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State lawmakers are cracking down on drone activity over Texas military installations — including Naval Air Station Fort Worth Joint Reserve Base — amid fears that drones might be endangering military flights or snooping on sensitive defense facilities.
The state Senate on Wednesday gave unanimous approval to a bill by Sen. Beverly Powell of Fort Worth that would restrict individuals from flying drones — also known as unmanned aerial systems — on or near military bases. Violations could result in fines and jail time.
“Preventing drone encroachments will enhance the security of our military installations and our crucial military infrastructure,” Powell said in a statement. The bill had no public opposition and sailed through the Senate on a “local and uncontested” calendar reserved for non-controversial legislation.
The Democratic senator introduced Senate Bill 2299 in response to multiple drone incursions at the joint reserve base, which is located on Fort Worth’s west side, just across from the Lockheed Martin Aeronautics plant that manufactures the F-35 supersonic warplane.
Testifying on behalf of the bill at a Senate committee hearing in early April, Navy Capt. Jonathan R. Townsend, commanding officer of the Naval Air Station Joint Reserve Base, said that drone incursions have prompted growing worries about safety and security at Texas military facilities.
Townsend chairs the Texas Commanders Council, composed of the commanders of the state’s 15 major military installations. Texas also has numerous reserve and National Guard installations.
The Star-Telegram reported that a camera-equipped drone was found on the taxiway of the Fort Worth base in January 2018, the second drone sighting over a period of several months. The Promark Drone P70-CW had a built-in Wi-Fi signal and the ability to stream, record and photograph live footage.
Townsend told senators of an incursion in which a quadcopter drone was witnessed over the north end of the installation heading over Lake Worth. About 30 minutes later, he said, the aircraft was witnessed again “in a sort of surveillance mode” over a sensitive part of the base.
“This was the first occasion where the issue of intent came into question in my mind,” the commander said. “Was it a recreational drone operator or was it somebody who had some other potential ill intent for my installation?”
Drones, which have surged in popularity, have played a number of vital civic roles, including search and rescue, but they have also drawn headlines for unwanted incursions over airports, sports events and other venues. Drone activity over Gatwick Airport in London in December resulted in the cancellation of hundreds of flights, disrupting the travel plans of more than 140,000 passengers.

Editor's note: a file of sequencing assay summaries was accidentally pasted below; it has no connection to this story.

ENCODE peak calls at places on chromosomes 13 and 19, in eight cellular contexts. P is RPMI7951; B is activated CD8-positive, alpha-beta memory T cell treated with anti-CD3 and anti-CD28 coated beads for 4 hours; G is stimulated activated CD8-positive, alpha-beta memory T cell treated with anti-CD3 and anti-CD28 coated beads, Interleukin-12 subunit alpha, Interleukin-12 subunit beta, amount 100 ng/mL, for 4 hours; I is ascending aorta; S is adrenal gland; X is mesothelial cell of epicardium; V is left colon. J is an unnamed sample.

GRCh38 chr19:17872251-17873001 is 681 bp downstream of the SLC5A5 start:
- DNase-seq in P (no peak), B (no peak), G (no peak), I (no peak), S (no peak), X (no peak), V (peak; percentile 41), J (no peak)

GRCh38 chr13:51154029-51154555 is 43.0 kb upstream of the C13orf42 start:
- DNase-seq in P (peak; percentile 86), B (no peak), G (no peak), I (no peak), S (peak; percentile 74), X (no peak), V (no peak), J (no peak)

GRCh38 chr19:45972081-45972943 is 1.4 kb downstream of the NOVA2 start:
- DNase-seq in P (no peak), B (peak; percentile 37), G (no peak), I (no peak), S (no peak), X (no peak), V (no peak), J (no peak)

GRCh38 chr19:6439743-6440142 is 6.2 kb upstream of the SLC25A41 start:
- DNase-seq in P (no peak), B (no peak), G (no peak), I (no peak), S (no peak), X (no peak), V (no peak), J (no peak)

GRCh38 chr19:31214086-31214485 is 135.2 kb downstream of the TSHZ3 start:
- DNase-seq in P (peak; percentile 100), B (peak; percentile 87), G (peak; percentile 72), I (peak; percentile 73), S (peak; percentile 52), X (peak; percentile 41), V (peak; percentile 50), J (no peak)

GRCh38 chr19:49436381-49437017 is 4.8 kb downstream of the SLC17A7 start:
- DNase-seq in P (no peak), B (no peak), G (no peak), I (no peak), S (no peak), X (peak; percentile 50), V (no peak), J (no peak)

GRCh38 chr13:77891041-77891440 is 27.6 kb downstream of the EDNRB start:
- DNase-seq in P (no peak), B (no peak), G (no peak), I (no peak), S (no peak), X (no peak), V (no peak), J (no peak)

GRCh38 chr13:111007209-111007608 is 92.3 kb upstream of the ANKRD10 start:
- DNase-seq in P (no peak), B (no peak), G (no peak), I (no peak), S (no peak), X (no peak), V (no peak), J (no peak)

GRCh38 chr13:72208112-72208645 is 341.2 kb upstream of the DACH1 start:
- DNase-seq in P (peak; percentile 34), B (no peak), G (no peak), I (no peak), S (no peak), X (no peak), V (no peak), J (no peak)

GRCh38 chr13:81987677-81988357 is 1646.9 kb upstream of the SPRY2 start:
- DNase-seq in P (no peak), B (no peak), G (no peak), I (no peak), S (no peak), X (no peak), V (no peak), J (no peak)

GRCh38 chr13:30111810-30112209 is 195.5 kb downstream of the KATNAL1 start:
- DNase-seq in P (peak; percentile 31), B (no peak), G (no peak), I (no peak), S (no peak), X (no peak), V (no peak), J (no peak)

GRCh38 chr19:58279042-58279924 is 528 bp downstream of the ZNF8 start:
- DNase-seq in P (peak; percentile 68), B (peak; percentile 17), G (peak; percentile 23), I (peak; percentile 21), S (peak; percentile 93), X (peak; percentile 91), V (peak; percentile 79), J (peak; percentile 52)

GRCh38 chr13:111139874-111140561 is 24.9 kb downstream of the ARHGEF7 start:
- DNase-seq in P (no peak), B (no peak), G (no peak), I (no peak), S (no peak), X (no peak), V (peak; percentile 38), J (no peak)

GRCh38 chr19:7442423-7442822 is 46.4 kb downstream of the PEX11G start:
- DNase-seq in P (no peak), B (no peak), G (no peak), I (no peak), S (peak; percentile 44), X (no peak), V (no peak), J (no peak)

A spokeswoman at Dallas-Fort Worth Airport, one of the world’s largest, said the drone issue is under study at the facility but declined to elaborate.
“DFW is looking into drone detection options, but we are not ready to comment at this time,” Sarah Rodriguez, manager of communications and marketing, said in a recent email.
Experts have also raised concerns about the possibility of a collision or close encounter between drones and military or commercial aircraft.
“One of the real challenges we’re concerned about is a drone or a UAS interfering with an aircraft, either fixed-wing or rotary,” said Dan Kessler, assistant director of transportation at North Central Texas Council of Governments. “The possibility of the incident occurring is relatively low but the consequences, if it were to occur, would be catastrophic.”
Kessler, who also testified on behalf of Powell’s bill, said in a telephone interview this week that he is unaware of any instance in which an aircraft has been forced down by a drone, but said that aviation experts and officials are nevertheless “very concerned about the potential for a drone getting in the flight path” of a larger aircraft unless safeguards are imposed.
Security is another big issue, he said.
“A lot of these drones have cameras,” he said. “We don’t need drones flying over military training bases … encroaching on sensitive military training operations.”
FAA regulations already restrict drone activity above military bases but Powell’s proposed statute would add another layer of protection by enabling state and local law enforcement officers to enforce drone restrictions.
The bill adds military installations to a list of previously designated “critical infrastructure facilities” that include prisons, jails, wastewater facilities, telecommunications, oil and gas facilities, power plants and other utilities.
The statute prohibits drones from flying over or coming in contact with the designated facilities, or coming close enough to cause a disruption in its normal operations.
First offense violations constitute a Class B misdemeanor, punishable by a fine of up to $2,000 and up to 180 days in jail. Subsequent offenses would be Class A misdemeanors, punishable by up to one year in jail and a maximum fine of $4,000.
The bill now goes to the House of Representatives, where backers hope to push it to final passage before the Legislature adjourns on May 27. It would take effect on Sept. 1.